The Manhattan District Attorney’s office has coordinated the return of two looted antiquities to Iraq. The repatriation is part of a broader restitution effort pursued by district attorney Alvin Bragg’s Antiquity Trafficking Unit (ATU), which has facilitated the recovery of more than 800 objects since 2021.
Two ancient stone sculptures, a Mesopotamian limestone elephant and a Sumerian alabaster bull, will be returned to Iraq, Bragg's office announced last week. The objects were stolen from Iraq during the Gulf War (1990-91) and smuggled to New York. They are valued at $275,000 in total and hail from the ancient kingdom of Uruk (or present-day Warka), one of the world’s oldest known civilisations. A repatriation ceremony was held at the Iraqi embassy in Washington, DC.
Authorities seized the bull figurine from Shelby White, the investor, art collector and board member of the Metropolitan Museum of Art. The expansive collection she accrued with her late husband, Leon Levy, has come under scrutiny for including many artefacts with uncertain provenance. The district attorney's investigation into the collection has already resulted in the seizure of 89 stolen antiquities valued at over $69m and originating from ten different countries. White cooperated with investigators, according to the district attorney's announcement.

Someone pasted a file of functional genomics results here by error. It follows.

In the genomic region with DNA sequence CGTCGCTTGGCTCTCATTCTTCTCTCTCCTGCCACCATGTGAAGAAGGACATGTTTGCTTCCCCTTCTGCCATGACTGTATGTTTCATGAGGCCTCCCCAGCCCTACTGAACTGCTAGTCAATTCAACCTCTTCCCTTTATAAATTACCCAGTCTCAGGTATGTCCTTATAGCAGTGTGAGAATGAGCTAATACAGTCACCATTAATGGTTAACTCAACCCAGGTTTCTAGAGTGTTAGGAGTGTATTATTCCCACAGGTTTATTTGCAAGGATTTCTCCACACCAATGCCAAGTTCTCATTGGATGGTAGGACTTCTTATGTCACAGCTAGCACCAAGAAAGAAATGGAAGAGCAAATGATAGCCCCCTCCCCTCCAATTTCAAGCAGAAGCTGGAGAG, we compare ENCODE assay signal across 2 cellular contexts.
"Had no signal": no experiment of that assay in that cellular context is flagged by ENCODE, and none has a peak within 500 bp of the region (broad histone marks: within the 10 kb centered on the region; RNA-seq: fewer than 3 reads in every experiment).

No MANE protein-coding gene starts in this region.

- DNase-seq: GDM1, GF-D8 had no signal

The limestone elephant was seized from a storage unit belonging to convicted trafficker Robin Symes, where law enforcement officials believe it had been concealed since 1999.
“Once again, we see historic and priceless antiquities hidden from the public and sitting in the possession of traffickers and looters," Bragg said in a statement. "We will not allow New York City to be a safe harbour for stolen cultural artefacts."
According to historians, the Sumerian bull was probably given as a religious offering to the Mesopotamian goddess Inanna, associated with love, war and fertility, in lieu of an animal sacrifice. The elephant figurine's origins and intended purpose are more mysterious; while there were elephants in Mesopotamia, they were very rarely depicted in art, making this statue particularly rare.
“I’m grateful for the work by the Manhattan District Attorney’s Office for its efforts to repatriate these precious, historic antiquities to Iraq,” Salwan Sinjari, an Iraqi diplomat to the US. “These pieces belong to Iraq—and belong in Iraq—and now they will help the Iraqi people better understand and appreciate our own history and culture with this connection to the past."